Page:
The Congress will focus on the critical area of infection control in hospitals and public healthcare facilities in the region, and will take place at the Crowne Plaza Hotel from the 11th – 13th September.
The growth in the number of hospitals in the region is set to continue into the foreseeable future, and their increasing sophistication has brought immediate benefits to patients and families in the Middle Eastern. However, this rapid expansion has also raised awareness among healthcare professionals of the need to stay ahead of the risk of hospital-acquired infections.
“Hospital acquired infections, such as Methicyllin Resistant Staphylococcus aureus (MRSA), are often referred to as ‘Superbugs’ and pose a serious threat to both hospitalised patients and the broader community;” said John Hassett, IIR Middle East exhibitions director, healthcare division, the organizers of the congress.
“These bacteria are a cause for major concern in even the most sophisticated countries and healthcare facitilies in the modern and developing world as they cause serious infections, such as surgical wound infections and pneumonia, and are resistant to ordinary antibiotics,” he added.
Cross infections and ‘Superbugs’ have become a major issue in other parts of the world. Britain, for example, has been labeled ‘the MRSA capital of Europe’, with an estimated 5,000 people dying every year due to infections picked up in hospitals, the majority of which are thought to be caused by MRSA.
This has spurred Middle Eastern health authorities to take measures to ensure that the same situation does not arise within the region. Events like the Patient Safety Congress offer an opportunity to share and implement best practice infection control policies.
The cause and development of MRSA
Often referred to simply as ‘staph’, MRSA is a bacterium that is commonly, and harmlessly, carried on the skin or in the noses of healthy people. It is one of the commonest causes of minor skin infections such as pimples and boils and can easily be treated without antibiotics, or through the use of mild medications.
Hospital environments render patients particularly susceptible to ‘Superbug’ infections for a variety of reasons. These include the high level of close interpersonal contact, lack of careful handwashing by doctors, nurses and therapists, the density of people in hospital beds at any given time and the diversity of infections these patients may have.
Severe infection usually develops in more vulnerable sectors of the community such as people who are hospitalised for long periods, intensive care patients, the elderly and the frail. Patients with open wounds such as bedsores and burns, those with in-situ tubes such as urinary and intravenous (IV) catheters and stomas, post-surgery patients and those taking extended courses of broad spectrum antibiotics have a far greater risk of contracting MRSA infections.
While MRSA mainly affects hospitalised patients, it can also cause illness in the outside community and is often associated with recent antibiotic use, sharing contaminated items, having active skin diseases and living in overcrowded conditions.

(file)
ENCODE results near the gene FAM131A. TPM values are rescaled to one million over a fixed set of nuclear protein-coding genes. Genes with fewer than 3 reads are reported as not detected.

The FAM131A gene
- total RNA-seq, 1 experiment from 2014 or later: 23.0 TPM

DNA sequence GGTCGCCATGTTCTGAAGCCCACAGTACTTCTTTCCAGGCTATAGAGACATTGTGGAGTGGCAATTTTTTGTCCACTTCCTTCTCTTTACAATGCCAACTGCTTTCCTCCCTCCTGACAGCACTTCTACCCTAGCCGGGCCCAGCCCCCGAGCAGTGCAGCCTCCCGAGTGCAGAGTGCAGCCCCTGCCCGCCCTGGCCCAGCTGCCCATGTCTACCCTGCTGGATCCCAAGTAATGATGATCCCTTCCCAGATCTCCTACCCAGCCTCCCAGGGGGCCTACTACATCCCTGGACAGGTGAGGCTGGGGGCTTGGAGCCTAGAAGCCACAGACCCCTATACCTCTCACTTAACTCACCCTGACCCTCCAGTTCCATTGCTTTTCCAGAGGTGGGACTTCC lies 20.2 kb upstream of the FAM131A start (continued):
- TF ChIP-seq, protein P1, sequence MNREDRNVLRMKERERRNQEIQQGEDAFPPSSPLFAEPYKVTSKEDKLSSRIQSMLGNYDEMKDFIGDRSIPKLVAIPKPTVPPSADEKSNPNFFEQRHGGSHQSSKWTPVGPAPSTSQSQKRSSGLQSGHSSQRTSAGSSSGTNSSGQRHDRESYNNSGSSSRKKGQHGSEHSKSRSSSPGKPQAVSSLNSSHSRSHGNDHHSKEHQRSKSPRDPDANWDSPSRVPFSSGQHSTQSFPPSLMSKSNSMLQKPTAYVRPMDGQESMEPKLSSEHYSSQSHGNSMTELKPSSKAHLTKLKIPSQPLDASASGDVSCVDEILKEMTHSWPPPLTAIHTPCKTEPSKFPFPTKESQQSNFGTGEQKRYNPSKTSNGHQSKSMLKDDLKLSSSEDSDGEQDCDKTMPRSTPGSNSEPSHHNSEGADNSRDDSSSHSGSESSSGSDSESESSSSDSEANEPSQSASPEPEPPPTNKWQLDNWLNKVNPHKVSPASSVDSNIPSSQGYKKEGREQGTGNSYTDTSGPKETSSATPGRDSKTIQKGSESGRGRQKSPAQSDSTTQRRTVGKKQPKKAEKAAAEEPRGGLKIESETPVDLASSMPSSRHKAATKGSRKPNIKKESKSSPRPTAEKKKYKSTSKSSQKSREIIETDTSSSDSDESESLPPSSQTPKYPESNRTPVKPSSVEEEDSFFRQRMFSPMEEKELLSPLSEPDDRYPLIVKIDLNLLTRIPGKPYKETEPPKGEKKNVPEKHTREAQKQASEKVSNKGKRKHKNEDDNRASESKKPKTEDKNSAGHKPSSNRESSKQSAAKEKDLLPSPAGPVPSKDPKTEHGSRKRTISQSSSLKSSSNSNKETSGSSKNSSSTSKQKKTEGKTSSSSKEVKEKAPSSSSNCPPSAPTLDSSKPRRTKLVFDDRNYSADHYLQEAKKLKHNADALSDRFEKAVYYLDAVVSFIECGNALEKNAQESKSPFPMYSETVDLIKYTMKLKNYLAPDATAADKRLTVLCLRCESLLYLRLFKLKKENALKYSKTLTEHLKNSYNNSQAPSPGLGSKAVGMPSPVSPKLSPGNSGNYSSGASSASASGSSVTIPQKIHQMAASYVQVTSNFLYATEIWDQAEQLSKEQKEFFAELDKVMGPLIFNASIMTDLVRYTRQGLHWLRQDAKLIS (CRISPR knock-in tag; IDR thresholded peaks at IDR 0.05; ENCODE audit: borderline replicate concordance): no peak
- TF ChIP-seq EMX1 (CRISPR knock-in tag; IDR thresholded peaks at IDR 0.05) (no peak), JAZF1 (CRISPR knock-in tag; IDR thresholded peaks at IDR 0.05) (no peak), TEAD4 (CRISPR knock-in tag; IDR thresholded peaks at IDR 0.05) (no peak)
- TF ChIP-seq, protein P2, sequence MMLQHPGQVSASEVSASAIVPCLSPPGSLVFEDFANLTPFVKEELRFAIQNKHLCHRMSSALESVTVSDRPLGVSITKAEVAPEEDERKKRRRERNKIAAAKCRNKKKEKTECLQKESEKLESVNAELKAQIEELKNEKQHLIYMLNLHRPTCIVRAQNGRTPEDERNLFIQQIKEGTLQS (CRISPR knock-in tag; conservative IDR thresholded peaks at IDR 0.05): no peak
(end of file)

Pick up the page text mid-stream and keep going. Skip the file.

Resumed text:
“It is incumbent upon health care workers and administrators to ensure that good hygiene practices are implemented within their facilities; the aim of the Infection Control conference is to ensure that health workers at all levels gain a better knowledge of the issues involved and to provide practical solutions in their hospitals for the setting-up of infection control policies based on best practice,” commented Hassett.
The event brings together the world’s leading authorities on infection control including Moira Walker, CIC, Honorary Secretary of the International Federation of Infection Control; Robert Spence, Chairman, Hospital Infection Society, UK; and Prof. Ossama Rasslan, Director International Federation of Infection Control; as well as a number of noted regional experts.
“The response from clinicians and administrators in the region has been tremendous and we expect the conference to be a sell-out,” added Hassett.
The Infection Control conference is accredited with the maximum 15 hours’ continuing medical education (CME) credits by the American Academy of Continuing Medical Education, the world’s leading accreditation body, which is recognised in 96 countries.
“Becton Dickinson and Company will be participating in the Patient Safety Congress: Infection Control, as it provides an excellent platform to help increasing the awareness of nosocomial infections and will provide healthcare professionals the right tools to reduce and eliminate these incidents,” said a spokesperson Becton Dickinson and Company, the Platinum Sponsor for the event.
Other sponsors of the event are Johnson and Johnson, Advanced Sterilisation Products & Ethicon Products Worldwide, and Arabian Mill Trading.
The conference is supported by the International Federation of Infection Control, European Society of Clinical Microbiology and Infectious Diseases, ECRI, the Ministry of Health of the UAE and the Dubai Department of Health and Medical Services.
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